Phase 1 of SGCI (SGCI-1) focused on strengthening the ability of participating councils to use appropriate STI indicators in program management and policy work. In this regard, the councils were supported to modify their research, development and innovation survey instruments so they could collect micro-level datasets to use to effectively manage research, development and innovation activities and for making decisions about the allocation of resources to various activities. The councils from Botswana, Burkina Faso, Ethiopia, Rwanda, Senegal, Zambia, Uganda, Mozambique, Zimbabwe, Côte d’Ivoire and Namibia were supported to modify their research, development and innovation survey instruments to be able to collect datasets covering different levels of research and development performance and management. Rwanda’s National Council for Science and Technology, for instance, conducted a survey based on modified instruments and published the survey report. Similarly, the council in Burkina Faso conducted a sub-sector innovation survey to determine the characteristics of the main economic sectors to focus their research and development investments, while the data from the Namibian council’s survey informed research priorities and strategic objectives in the revision of the National STI Policy and National Development Plan. The Zambian council’s survey report enabled the council to revise its funding guidelines to encourage the participation of female researchers. 

Box 3: Summary of achievements

1) Various tools were developed to guide the science granting council’s STI policy review processes and related stakeholder engagements. These include an STI policy review framework and methodology and a set of templates to map policy change pathways. Ten science granting councils are currently involved in this work (Namibia, Malawi, Senegal, Burkina Faso, Mozambique, Uganda, Ghana, Rwanda, Zambia and Kenya). The tools are currently in use by science granting councils from Namibia, Malawi, Kenya, Senegal and Burkina Faso. Namibia has used the tools to develop an implementation plan for its new STI policy. Kenya’s STI policy was completed in 2020 and is ready to be launched by the government.

2) A best practices document on how the science granting councils make funding decisions, set priorities and the indicators used to make these decisions is under development.

3) Updating monitoring, evaluation and learning frameworks and plans is ongoing in ten science granting councils (Burkina Faso, Malawi, Mozambique, Namibia, Uganda, Rwanda, Tanzania, Côte d’Ivoire, Senegal and Kenya).

4) Training and technical support to the science granting councils on digital data management systems is ongoing. Several tools have been developed, including a data management framework and a template/documents for data management processes (e.g. processes for data governance such as data collection, data storage, data quality assurance, data sharing, and data security).

The second phase of SGCI (SGCI-2) has deepened the work initiated under SGCI-1 by supporting the councils to i) develop/ strengthen monitoring, evaluation and learning  frameworks and to systematically collect, analyze and use data for policy and decision-making; ii) conduct reviews of national STI policies (in the context of national development plans) to improve their decision-making processes with regards to research, development and innovation  investments, deepen their knowledge of the policy process, and to enhance their roles as policy champions; and iii) develop data management systems and systematically collect, analyze and use relevant data/evidence. As well, peer-to-peer learning about the use of data and evidence in policy and decision-making is being supported among councils. Examples of achievements are presented in Box 3.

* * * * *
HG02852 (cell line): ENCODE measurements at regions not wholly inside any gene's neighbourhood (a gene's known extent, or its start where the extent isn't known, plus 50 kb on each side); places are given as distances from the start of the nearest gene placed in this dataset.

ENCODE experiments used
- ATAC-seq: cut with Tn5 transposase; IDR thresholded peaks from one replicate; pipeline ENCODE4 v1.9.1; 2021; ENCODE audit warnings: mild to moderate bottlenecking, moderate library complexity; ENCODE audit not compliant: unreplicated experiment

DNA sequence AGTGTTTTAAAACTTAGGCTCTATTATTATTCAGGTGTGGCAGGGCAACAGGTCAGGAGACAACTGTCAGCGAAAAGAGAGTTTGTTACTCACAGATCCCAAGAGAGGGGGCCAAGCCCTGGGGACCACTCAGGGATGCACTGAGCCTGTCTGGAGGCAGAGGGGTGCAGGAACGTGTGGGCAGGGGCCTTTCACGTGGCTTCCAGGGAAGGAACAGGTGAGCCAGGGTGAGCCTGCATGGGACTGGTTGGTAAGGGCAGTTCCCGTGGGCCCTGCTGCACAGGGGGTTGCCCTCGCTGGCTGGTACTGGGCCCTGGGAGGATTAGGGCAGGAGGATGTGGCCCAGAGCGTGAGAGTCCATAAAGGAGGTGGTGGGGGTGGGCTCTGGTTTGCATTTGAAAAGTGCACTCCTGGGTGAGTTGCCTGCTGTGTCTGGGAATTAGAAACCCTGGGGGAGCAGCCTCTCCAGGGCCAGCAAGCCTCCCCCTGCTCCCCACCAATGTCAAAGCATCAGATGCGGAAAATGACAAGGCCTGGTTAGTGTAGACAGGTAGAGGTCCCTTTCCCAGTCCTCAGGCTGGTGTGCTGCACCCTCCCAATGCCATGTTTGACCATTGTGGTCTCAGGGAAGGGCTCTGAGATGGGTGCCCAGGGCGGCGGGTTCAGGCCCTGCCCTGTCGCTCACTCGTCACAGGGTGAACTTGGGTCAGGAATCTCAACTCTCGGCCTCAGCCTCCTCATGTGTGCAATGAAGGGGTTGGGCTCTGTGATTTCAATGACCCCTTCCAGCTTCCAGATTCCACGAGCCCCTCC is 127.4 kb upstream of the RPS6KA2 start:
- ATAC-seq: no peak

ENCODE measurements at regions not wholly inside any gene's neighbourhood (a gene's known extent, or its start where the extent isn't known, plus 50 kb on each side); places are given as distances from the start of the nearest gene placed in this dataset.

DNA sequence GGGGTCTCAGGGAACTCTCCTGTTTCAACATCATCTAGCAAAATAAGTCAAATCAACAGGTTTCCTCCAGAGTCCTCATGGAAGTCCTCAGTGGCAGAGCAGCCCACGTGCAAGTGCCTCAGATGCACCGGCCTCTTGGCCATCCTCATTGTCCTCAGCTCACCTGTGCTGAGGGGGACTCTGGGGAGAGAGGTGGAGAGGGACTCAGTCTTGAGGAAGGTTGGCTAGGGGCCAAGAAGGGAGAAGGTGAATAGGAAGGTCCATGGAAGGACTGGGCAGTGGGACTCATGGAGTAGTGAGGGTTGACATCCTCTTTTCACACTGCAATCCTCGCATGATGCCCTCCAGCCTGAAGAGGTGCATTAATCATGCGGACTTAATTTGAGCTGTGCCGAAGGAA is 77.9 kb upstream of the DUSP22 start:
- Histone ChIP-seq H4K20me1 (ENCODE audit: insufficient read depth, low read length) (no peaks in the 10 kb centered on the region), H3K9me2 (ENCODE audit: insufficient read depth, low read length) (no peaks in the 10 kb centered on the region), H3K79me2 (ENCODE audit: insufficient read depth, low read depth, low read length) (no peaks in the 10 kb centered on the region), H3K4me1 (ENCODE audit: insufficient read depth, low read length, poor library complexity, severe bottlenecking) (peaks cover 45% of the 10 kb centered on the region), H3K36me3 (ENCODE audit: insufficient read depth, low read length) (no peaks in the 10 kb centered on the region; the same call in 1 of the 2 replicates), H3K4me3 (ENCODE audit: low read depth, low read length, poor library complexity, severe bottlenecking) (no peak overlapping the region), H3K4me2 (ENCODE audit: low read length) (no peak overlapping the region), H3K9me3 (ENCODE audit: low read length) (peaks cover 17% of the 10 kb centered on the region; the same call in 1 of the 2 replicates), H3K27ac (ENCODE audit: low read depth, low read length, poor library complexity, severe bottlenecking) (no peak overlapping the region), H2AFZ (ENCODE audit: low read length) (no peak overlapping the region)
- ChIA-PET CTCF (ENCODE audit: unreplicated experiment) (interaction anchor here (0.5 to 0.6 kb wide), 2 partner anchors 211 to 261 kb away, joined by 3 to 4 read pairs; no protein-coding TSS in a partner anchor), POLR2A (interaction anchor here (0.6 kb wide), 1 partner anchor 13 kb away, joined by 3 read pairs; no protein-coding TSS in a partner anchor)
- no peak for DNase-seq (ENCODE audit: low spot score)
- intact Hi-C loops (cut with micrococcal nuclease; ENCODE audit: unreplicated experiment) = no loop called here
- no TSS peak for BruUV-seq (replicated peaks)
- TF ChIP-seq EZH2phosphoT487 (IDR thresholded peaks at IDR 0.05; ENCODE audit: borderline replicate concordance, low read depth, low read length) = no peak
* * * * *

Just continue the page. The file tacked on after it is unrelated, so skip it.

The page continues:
Aside from the above-mentioned areas, several new technical support activities were added in 2021. These included i) supporting the development of a generic digital data management system (and its integration into online grants management systems); ii) supporting the councils from Kenya and Senegal to develop implementation plans for their national STI policies; and iii) conducting a situational/needs analysis of Nigeria’s Tertiary Education Trust Fund with respect to monitoring, evaluation and learning activities, STI policy implementation and data management systems.

The councils continued to express interest in using data and evidence to guide their policy and decision-making processes. They recognize the importance of developing and reviewing STI policies to ensure strong alignment between investments in research, development and innovation and national development plans and priorities. This is particularly relevant for councils whose remit covers STI policies. Some councils have more robust systems for determining their research priorities than others. In addition, the staff of some councils are more adept at national STI policy analysis than others, thereby creating opportunity for peer-to-peer sharing and learning. Of significance is the growing appreciation of councils as organizations positioned at the boundary of the scientific and policy communities. As such, this project will strengthen the capacity of councils to collect, analyze and use data in a way that facilitates their roles as boundary actors.

Support to develop robust monitoring, evaluation and leaning (MEL) and data management systems are also areas where capacity strengthening gaps exist and where the need for continued support has been expressed by the councils. Robust MEL systems provide useful information required by the councils to effectively assess the relevance and impacts of national STI policies and policy instruments. They also enable the councils to systematically collect and analyze data linked to the research projects that they fund, as well as those supported through other channels (for instance, funds that flow directly from the government or donor agencies to research organizations).